His point resonates. For all that Stein Greenberg emphasized reflection as a counterbalance to action, the Launchpad class from which Kothari saw Pulse emerge still describes itself online in terms that would not seem out of line with the charismatic, reckless spirit of Zuckerberg when he told his employees that it was okay to “move fast and break things.”
“Over the course of only 10 weeks, Stanford students take an idea for a product or service and start an actual company,” reads the Launchpad class website. “Maybe one of the reasons it works is because we put our emphasis on the entrepreneurs, not the idea. Or maybe it’s because we focus on doing, not planning, or maybe it’s because we don’t believe in failure, only evolution.”
Stern wrote via email on behalf of Stein Greenberg that the reference to “planning” describes business aspects, which ought to be approached after the initial idea has been iterated enough times with tight feedback loops. Each instance of feedback demands reflection on how to move forward, she wrote.
“No matter the pace at which you work — and independent of the methods you use to get your work done — personal integrity and acting ethically is essential,” Stern noted.
A murky future
Even with Stanford faculty members’ best efforts to address the issue, it remains an uncomfortable truth that ethics are not clear-cut, and there are questions that will remain difficult to answer.
Stein Greenberg talked about responsible innovation as considerate of the potential consequences, a notion echoed by others. But when asked about the extent to which businesses could be held responsible for externalities, as well as how much foresight could be expected of them, no source gave a definite answer.
Take DoorDash, the successful Startup Garage venture with a well-intentioned foundation story and no major scandals. It facilitates the consumption of takeout food, which some studies have suggested leads to less healthful diets: Does it have a responsibility to consider the impacts it is having on American health? Is this consideration mitigated by the fact that the company has partnered with Feeding America to take leftover food from restaurants to the hungry?
Zenios seemed surprised by the health question. He laughed, saying, “I don’t think they’ve looked into that. I think that their perspective was that people were eating out and they were going to make eating out easier.”
There is also research that indicates that, despite Tony Xu’s good-hearted mission, DoorDash and food delivery services like it are actually undercutting the profits of small businesses around the country. This raises the question of if, in Zenios’ value-centric view, DoorDash has attained real success.
“The term ‘success’ is a complicated term,” Zenios said. “It could be a success in one dimension and may have completely failed in a different dimension.”
He also saw the question as part of a larger one of economic constraints, which determine the extent to which companies can manage or anticipate the effects they have.
“Marketplaces are ruthless,” Zenios said. “Entrepreneurship always creates winners and losers.”
Yet, he continued, “Entrepreneurship means progress.” This is the premise of business, Zenios pointed out — that if a product adds enough value and is financially viable, it will create a net positive effect.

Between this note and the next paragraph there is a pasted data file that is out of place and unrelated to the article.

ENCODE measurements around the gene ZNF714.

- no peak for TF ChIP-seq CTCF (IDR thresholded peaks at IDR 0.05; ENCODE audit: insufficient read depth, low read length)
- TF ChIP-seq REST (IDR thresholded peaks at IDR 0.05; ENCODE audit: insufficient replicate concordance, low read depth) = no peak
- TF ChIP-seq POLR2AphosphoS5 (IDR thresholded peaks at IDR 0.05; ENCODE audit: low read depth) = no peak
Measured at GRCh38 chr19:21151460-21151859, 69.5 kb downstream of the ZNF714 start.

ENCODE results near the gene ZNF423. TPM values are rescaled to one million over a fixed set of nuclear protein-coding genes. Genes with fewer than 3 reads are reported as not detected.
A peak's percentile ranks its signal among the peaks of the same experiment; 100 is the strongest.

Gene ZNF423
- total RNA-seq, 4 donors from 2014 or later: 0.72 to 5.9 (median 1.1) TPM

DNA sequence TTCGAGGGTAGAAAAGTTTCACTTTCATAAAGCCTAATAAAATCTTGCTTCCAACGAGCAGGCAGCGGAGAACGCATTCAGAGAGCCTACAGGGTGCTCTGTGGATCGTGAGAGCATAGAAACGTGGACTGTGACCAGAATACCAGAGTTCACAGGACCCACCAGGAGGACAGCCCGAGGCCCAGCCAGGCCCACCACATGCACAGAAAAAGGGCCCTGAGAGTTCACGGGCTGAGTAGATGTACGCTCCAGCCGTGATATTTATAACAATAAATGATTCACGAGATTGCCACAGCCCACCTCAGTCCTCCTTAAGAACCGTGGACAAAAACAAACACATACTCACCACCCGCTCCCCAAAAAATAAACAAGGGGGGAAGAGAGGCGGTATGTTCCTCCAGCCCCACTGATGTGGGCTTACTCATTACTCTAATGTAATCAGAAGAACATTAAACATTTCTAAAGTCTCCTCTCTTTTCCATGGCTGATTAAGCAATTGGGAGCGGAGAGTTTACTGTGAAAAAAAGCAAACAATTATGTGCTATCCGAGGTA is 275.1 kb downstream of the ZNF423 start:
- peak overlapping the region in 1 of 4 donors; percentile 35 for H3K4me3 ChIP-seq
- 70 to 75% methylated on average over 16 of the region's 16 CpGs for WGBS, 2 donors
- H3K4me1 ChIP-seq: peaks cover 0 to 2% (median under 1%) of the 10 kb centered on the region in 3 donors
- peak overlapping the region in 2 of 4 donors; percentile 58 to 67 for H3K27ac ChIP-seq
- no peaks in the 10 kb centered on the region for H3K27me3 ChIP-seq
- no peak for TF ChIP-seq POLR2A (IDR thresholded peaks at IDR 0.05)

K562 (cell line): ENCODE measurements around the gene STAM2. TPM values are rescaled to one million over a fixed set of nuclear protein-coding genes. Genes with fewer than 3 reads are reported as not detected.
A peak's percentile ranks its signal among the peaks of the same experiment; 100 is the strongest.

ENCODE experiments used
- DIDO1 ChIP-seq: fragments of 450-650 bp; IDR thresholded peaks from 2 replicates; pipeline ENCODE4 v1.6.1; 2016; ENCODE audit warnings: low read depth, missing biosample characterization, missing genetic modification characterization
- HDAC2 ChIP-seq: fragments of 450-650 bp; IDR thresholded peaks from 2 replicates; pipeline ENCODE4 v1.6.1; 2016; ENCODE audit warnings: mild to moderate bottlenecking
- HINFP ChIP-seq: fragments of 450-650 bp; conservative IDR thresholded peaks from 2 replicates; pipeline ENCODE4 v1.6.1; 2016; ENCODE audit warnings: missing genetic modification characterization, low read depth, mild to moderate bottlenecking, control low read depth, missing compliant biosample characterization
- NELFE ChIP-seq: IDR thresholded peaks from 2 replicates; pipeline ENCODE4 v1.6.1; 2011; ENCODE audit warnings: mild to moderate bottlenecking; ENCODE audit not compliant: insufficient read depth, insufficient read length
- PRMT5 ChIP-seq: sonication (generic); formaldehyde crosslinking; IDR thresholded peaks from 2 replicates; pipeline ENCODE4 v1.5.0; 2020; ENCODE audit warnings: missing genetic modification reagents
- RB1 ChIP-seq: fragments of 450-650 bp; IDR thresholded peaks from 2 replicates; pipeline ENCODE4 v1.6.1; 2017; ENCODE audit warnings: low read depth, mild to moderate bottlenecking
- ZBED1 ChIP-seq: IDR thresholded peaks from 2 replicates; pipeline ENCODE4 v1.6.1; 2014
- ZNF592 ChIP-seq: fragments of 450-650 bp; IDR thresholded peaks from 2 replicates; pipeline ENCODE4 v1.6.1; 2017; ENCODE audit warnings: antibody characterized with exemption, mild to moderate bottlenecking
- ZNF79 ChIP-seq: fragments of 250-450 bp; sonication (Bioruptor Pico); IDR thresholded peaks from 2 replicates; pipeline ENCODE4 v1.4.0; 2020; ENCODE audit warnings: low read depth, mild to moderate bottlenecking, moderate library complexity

There are other questions. Stein Greenberg, who described a need to think about the end user within a broader system, paused when asked how one might reconcile conflicting priorities between different members of a community.
“It is very situational and this is exactly the kind of thing that we are trying to help our students develop,” she said. “This is not an environment where I, as the instructor, can tell you the right answer because you, as the designer, are doing the work to really understand that ecosystem.”
Meanwhile, when it comes to Stanford, time will tell how far the administration goes to demonstrate its commitment to ethics. If it holds its matriculated students to a certain standard, ought it hold its alumni to the same?
Citing again the founding goal of Leland and Jane Stanford to promote the public welfare, University spokesperson E.J. Miranda wrote, “The University cannot speak to the actions of individuals once they leave the University, but we encourage them to work toward the goals envisioned by the founders.”
Stein Greenberg said that, while they have not addressed JUUL in coursework, she has had students raise questions about the company to her on a one-on-one basis. Even then, she hesitates to condemn it outright.
“When I have had students ask me about the company or the product, that, for me, has been an opportunity to say, ‘Well, what do you think?’” she said. “And to have a conversation about, ‘What would you do if you designed something that started to have some harmful consequences?’”
Such an approach underscores another limitation, which is that Stanford faculty can do no more than encourage students to scrutinize their own values. They do not control the actions of those they teach. As Komisar described it, the goal is to empower individuals to take an ethical, holistic view — but that is no guarantee that they will. Business schools have been teaching ethics for a long time, he noted, but those schools still graduated the people who built the 2008 real estate crisis as well as those who started the energy company Enron, which filed for bankruptcy in 2001 after hiding billions of dollars of debt from shareholders and regulators.
All the same, the conversation is alive at Stanford. And there is cautious but real optimism about the possibility for change. Asked if this is a turning point in how Stanford approaches ethics, Byers’ response was quick and firm: “Well, if we have anything to do about it.”
He says he looks forward to seeing the changes come to industry as well.
“Can’t get much worse than the past couple years,” he said. “I think everyone has woken up.”
This is the moment to act, Byers said: “A crisis is a terrible thing to waste.”
Contact Carolyn Chun at cgchun ‘at’ stanford.edu.